Top Career and Job Ideas for Anime Artists – Examples And Tips

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In this post, I’ve collected the career and job ideas for anime artists and the best ways you can make a living as an anime artist. There are plenty of options out there to make money from your passion. You just need to know the options. Here’s a list of the opportunities available to you.

Key Takeaways

  • There are always open opportunities to earn income as an anime artist.
  • You can earn a lot of money as an anime artist.
  • The amount of money you earn as an anime artist depends on the time invested in the chosen craft.
  • When you work for yourself, you determine the salary and the rates.
  • When working for a company or a studio, you are paid the industry standard salary.
  • Freelance working or being an entrepreneur has no income level limit.

Commission Work & Freelancing

If you’re a novice Anime artist and are still trying to build your portfolio, there are many wonderful opportunities to do so while making money.

Commission work and freelancing are solid places to start your career as an Anime artist. The pros are many, like the fact that you don’t need a college degree or be well-connected to get gigs. You can work on your commissions on your laptop or tablet and get paid wherever you are. 

All you have to do is look up Anime jobs on websites where people ask for commissions. 

Popular freelancing websites like Upwork, SimplyHired, and Fiverr have entry-level jobs for beginners, while specialty websites like ArtStation and Behance post vacancies for more seasoned artists. 

While some jobs are small with pay to match, you can luck into a long-term contractor job if the client likes your work.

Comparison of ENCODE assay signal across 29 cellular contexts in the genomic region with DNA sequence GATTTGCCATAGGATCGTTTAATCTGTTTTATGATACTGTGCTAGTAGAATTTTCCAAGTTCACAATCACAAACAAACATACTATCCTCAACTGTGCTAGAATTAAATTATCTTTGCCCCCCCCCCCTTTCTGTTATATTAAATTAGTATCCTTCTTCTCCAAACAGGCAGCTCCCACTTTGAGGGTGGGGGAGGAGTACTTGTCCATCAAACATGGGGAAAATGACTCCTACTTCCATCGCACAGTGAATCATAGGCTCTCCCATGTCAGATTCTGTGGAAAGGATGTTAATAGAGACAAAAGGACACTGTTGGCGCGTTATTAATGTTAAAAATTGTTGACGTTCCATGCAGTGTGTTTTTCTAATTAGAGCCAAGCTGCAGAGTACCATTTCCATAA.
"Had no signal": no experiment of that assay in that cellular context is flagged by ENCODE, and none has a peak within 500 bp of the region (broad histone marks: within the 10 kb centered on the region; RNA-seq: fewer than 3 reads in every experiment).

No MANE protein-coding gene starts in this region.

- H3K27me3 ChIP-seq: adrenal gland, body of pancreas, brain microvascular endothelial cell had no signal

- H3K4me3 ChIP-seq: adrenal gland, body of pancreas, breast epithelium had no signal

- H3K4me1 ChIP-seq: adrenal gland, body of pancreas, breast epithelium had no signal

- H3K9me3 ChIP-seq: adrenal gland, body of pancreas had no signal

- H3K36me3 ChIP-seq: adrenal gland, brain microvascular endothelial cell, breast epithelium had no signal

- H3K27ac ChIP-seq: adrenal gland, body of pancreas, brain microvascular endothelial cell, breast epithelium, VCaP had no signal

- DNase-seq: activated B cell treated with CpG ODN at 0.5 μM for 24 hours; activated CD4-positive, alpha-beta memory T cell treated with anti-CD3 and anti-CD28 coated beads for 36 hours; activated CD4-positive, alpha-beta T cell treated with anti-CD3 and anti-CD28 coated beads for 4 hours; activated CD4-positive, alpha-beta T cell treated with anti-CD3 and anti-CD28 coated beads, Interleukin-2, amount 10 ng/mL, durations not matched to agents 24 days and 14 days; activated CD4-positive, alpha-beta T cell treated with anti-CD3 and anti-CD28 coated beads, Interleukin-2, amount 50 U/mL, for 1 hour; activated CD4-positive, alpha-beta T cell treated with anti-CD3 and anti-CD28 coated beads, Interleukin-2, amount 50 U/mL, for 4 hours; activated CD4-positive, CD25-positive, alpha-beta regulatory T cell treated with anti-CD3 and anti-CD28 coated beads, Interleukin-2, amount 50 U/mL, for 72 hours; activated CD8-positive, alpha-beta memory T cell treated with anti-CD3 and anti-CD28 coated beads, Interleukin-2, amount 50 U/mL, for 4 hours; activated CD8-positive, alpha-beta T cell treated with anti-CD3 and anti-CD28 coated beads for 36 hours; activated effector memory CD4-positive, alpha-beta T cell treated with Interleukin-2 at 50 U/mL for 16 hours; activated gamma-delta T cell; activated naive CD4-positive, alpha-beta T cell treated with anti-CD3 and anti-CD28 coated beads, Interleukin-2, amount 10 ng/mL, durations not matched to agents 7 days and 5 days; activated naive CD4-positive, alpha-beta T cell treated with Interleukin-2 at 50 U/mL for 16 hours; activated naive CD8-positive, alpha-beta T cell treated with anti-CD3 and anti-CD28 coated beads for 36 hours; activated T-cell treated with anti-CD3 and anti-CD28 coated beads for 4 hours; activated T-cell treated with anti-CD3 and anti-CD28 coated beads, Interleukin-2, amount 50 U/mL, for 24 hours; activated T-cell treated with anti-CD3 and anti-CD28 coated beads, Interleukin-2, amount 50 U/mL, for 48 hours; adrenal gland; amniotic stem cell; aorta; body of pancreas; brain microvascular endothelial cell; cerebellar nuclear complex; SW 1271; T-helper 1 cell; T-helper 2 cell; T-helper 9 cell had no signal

Commission work for the Artemis album cover

What happened to me was that an agency/studio contacted me through Behance, and in a matter of a few days, I was drawing the Artemis album cover for Lindsey Stirling.

I have to say Behance has been the best place for me personally to get regular commission requests for a variety of projects. And to give a bit more context, it was my first professional project commission, and I didn’t promote myself in any way. My artwork made the talking.

Create and Sell Merchandise and Digital Products

Many Anime artists build a following on social media where fans can appreciate their work. One way to monetize this following is to create a line of merchandise featuring your art. You can also sell digital products, like non-fungible tokens (NFTs).

There are plenty of different physical products you can sell in your online store, such as: 

  • Apparel (printed T-shirts, sweatshirts, and tank tops)
  • Stationery (printed notebooks and supplies)
  • Mugs
  • Posters
  • Prints of your anime art

Selling merchandise requires more work than digital commissions because you’ll have to source a supplier and figure out shipping logistics. Nowadays, though, you can outsource this part of your operation to a company that handles the production, ordering, and shipping processes (print-on-demand business model).

Here are the most popular POD options that plenty of anime artists already use:

  • Redbubble
  • Teespring
  • Society6
  • Printful

Physical items will help your audience connect better with your art. This creates a bond with your work and incentivizes your audience to invest more in your art.

If you are into selling digital products (a business model I like the most and do the most), you are in luck, as it’s super simple to monetize your artwork these days.

Example image of showing digital product catalog

Some of the ways you can sell your anime art as a digital product:

  • Digital download of your high-resolution artwork.
  • If you are doing digital art, you can sell the PSD file, for example.
  • Selling an online course teaching a specific technique.
  • Selling the digital brushes, you use to create anime art.

Work in an Animation Studio

Remember that everybody has to start somewhere, so applying for a job at a small animation studio isn’t a bad idea. You can also intern at a large studio if you’re still a beginner, which should boost your resume and make you a better candidate for a job later.

Most Anime-production companies are based in Japan, but that doesn’t mean you’ll have to move there! You can find opportunities for remote work if you search online for studios and apply for the vacancies they advertise. 

There are also a few production studios in North America, such as:

Recruitment example by Madhouse Studio